If we run .split() without an argument, what happens to consecutive whitespaces?


In the context of this exercise, if we run .split() without an argument, what happens to consecutive whitespaces?


When you don’t provide an input argument for .split(), the function will treat consecutive whitespaces as though they are a single separator.

For example,

string= "a a  a   a"
words = string.split()

# ['a', 'a', 'a', 'a']

If instead, we ran this with an argument of a single whitespace character " ", the result would be different, because we are splitting between every whitespace character, even resulting in some empty characters in our list.

string = "a a  a   a"
words = string.split(" ")

# ['a', 'a', '', 'a', '', '', 'a']

To get the following […, " ", ‘a’ …] shouldn’t there be a space before and after this " ".

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You wouldn’t get spaces after splitting on spaces


I’m not sure I understand the solution to this question. Why would string.split(" ") and string.split() return different outputs? Isn’t the delimiter for both of them a single whitespace character?

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No, string.split() without a separator argument treats conseutive whitespace as a single seprator. This is different to a specified separator in which they aren’t treated as a group (first one is in a sequence of seprator values is split and the others would retturn empty strings).

"a    b".split()  # Four consecutive whitespaces
# returns ['a', 'b']
"a    b".split(" ")
# returns ['a', '', '', '', 'b'] 

# returns ['a,,,,b']
# returns ['a', '', '', '', 'b']

The documentation explains this in a more detail-


Probably you wanted to write :

"a,,,,b".split(" ")
# returns ['a,,,,b']

and for those who did not understand the example like i didn’t: it returns exactly the same string beacause it hasn’t found any white spaces to use to separete this string "a,,,,b".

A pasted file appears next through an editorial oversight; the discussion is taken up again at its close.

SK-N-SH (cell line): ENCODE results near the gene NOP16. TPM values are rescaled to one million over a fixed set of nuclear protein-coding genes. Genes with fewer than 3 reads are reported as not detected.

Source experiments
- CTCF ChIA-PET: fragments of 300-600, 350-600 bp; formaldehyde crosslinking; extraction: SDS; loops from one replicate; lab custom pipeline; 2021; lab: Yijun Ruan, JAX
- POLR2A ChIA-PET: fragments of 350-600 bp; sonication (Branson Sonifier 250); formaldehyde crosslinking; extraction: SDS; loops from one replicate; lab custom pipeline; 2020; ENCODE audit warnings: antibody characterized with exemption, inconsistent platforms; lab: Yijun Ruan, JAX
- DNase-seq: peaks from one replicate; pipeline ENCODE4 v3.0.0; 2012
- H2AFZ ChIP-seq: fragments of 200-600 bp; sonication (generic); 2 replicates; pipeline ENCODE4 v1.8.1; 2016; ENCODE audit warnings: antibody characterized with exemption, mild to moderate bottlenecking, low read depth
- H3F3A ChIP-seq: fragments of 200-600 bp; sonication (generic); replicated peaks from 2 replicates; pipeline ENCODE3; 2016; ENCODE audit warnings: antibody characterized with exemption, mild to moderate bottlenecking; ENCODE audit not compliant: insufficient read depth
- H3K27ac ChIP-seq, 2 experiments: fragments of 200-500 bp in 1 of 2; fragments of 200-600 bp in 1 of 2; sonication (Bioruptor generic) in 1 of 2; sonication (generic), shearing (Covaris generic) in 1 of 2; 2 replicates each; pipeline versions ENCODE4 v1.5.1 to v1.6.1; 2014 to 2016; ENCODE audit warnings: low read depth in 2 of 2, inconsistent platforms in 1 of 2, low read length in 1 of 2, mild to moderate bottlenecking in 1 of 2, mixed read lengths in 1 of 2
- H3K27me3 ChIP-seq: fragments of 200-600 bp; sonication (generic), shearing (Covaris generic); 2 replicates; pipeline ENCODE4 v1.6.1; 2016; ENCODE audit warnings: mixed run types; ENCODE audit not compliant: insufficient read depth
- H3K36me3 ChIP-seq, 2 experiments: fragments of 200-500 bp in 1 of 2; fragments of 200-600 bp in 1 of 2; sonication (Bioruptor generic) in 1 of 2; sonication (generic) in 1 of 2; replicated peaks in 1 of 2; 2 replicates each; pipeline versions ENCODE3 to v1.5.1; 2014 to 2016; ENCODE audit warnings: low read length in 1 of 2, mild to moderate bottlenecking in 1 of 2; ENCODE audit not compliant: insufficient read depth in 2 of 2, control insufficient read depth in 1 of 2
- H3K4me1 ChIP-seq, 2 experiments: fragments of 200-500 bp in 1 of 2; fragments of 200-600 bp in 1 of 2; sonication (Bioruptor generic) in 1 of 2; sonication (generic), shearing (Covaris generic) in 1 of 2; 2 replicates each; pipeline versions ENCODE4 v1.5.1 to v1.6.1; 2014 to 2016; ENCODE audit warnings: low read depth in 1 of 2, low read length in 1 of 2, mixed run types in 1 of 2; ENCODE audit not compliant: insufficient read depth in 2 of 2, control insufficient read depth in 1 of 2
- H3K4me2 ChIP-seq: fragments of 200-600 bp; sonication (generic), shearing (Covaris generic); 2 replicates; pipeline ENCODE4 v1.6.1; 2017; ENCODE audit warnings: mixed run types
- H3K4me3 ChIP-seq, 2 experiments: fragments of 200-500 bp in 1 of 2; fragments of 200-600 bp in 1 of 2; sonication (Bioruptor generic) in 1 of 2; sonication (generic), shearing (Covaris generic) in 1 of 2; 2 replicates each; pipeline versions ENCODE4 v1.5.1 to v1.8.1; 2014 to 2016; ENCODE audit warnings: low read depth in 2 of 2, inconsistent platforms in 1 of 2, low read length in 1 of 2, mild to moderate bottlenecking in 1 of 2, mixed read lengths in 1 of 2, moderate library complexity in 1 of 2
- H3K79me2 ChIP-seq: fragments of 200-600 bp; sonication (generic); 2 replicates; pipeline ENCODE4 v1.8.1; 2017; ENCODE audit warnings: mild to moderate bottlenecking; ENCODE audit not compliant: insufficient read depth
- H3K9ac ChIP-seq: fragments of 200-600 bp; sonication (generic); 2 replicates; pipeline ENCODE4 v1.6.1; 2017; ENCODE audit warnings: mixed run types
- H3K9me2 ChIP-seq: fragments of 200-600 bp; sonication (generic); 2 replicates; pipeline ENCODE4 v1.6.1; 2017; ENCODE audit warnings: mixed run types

And in the second example with 3 epmty strings, it is so because they are between four spaces.
The example from documentation that explained it to me is this:

>>> '1,2,3'.split(',')
['1', '2', '3']
>>> '1,2,3'.split(',', maxsplit=1)
['1', '2,3']
>>> '1,2,,3,'.split(',')
['1', '2', '', '3', '']

Hope it helped.


To understand how the .split() method works, I’ve wrote it by myself. I hope It will help you to understand what is going on in there.

""" A function that should do the similar thing as method .split() usage: my_split(list, delimiter) e.g: case1: my_split(' a aa aaa ') case2: my_split(' a aa aaa ', "") case3: my_split(' a aa aaa ', "b") case4a: my_split(' ', " ") case4b: my_split(' a aa aaa ', " ") case4c: my_split('Ba aaaB Baaaa ', "aaa") """ def my_split(string, delimiter=None): """ Split a string into a list where each word is a list item Args: string: An object of the 'str' class delimiter: A char that will used as delimiter Returns: A new list where each word is a list item """ tmp_string = '' new_list = [] # Case1 - no delimiter. Similar to <list>.split() # A special case when an empty delimiter is considered as space (" "). # The char " " is removed regardles of the position and lenght in the string. if delimiter == None: for idx in range(len(string)): if string[idx] != ' ': tmp_string += string[idx] else: if tmp_string != '': new_list.append(tmp_string) tmp_string = '' return new_list # Case2 - delimiter with empty separator if delimiter == '': print('ValueError: empty separator') #Returns None return # Case3 - delimiter not found in a string # Append the empty new_list with the same string that was provided as an argument if delimiter not in string: new_list.append(string) # Case4 - Removing delimiter from the string else: counter = 0 for idx in range(len(string)): if (idx + counter < len(string)): string_to_check = string[idx + counter : idx + counter + len(delimiter)] # creating tmp_string from chars that are not delimiter if string_to_check != delimiter: tmp_string += string[idx + counter] # delimiter was found else: # makes a separation by appending new_list with tmp_string # of collected chars and cleaning the temp_string new_list.append(tmp_string) tmp_string = '' # The counter is helping to move the index # to position just after found delimiter. counter += len(delimiter) - 1 #endif #endfor # If that was the last char, moves all of the collected # chars in tmp_string into the new_list new_list.append(tmp_string) #endif # The end of cases 3and 4 therefore returns new_list return new_list c1 = my_split(' a aa aaa ') print("Case1: ", c1) c2 = my_split(' a aa aaa ', "") print("Case2:", c2) c3 = my_split(' a aa aaa ', "b") print("Case3", c3) c4a = c4b = my_split(' ', " ") print("Case4a", c4a) c4b = my_split(' a aa aaa ', " ") print("Case4b", c4b) c4c = my_split('aaaBaaaaaaBaa', "aaa") print("Case4c", c4c)

.split() also works with List Comprehensions

line_one = “The sky has given over”

line_one_words = [i for i in line_one.split()]